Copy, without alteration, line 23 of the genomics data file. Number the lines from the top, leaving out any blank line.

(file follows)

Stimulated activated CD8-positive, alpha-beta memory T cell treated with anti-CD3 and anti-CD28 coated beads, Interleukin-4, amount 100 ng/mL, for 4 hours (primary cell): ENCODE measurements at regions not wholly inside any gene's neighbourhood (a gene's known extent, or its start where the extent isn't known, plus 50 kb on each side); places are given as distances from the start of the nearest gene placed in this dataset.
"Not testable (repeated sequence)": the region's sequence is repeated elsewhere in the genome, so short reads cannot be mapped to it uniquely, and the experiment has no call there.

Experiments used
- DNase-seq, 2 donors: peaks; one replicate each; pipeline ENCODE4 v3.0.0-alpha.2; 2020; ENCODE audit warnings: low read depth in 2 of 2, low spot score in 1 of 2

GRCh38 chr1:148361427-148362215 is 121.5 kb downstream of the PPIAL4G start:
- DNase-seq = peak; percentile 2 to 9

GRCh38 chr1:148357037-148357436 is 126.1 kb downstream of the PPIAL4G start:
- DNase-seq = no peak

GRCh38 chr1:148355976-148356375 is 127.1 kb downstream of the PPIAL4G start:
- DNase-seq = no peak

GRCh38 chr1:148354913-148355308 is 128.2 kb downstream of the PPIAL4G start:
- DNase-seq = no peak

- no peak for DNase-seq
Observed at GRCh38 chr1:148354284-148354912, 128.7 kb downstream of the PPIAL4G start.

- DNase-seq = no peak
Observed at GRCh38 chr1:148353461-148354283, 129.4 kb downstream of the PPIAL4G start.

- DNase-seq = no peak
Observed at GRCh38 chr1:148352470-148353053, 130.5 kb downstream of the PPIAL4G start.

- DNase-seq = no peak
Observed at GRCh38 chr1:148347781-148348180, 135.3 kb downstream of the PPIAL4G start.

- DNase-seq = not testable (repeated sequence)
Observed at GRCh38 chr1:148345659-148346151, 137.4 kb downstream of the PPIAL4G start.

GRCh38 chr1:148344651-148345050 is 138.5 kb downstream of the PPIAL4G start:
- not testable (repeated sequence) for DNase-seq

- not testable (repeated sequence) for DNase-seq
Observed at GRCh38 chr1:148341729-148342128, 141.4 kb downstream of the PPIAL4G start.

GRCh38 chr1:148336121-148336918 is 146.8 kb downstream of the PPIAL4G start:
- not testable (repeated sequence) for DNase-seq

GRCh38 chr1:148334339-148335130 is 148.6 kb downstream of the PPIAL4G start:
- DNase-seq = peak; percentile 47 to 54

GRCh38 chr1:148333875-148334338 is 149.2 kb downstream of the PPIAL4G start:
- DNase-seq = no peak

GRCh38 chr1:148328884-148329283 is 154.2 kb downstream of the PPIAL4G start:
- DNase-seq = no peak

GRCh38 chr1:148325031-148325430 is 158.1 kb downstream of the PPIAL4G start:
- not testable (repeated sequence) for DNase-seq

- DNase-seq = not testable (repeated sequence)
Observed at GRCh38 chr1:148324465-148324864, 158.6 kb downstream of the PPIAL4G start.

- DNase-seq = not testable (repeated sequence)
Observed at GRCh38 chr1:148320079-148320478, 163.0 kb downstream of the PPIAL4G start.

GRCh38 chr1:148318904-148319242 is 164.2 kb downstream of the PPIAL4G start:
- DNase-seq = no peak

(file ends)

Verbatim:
GRCh38 chr1:148344651-148345050 is 138.5 kb downstream of the PPIAL4G start: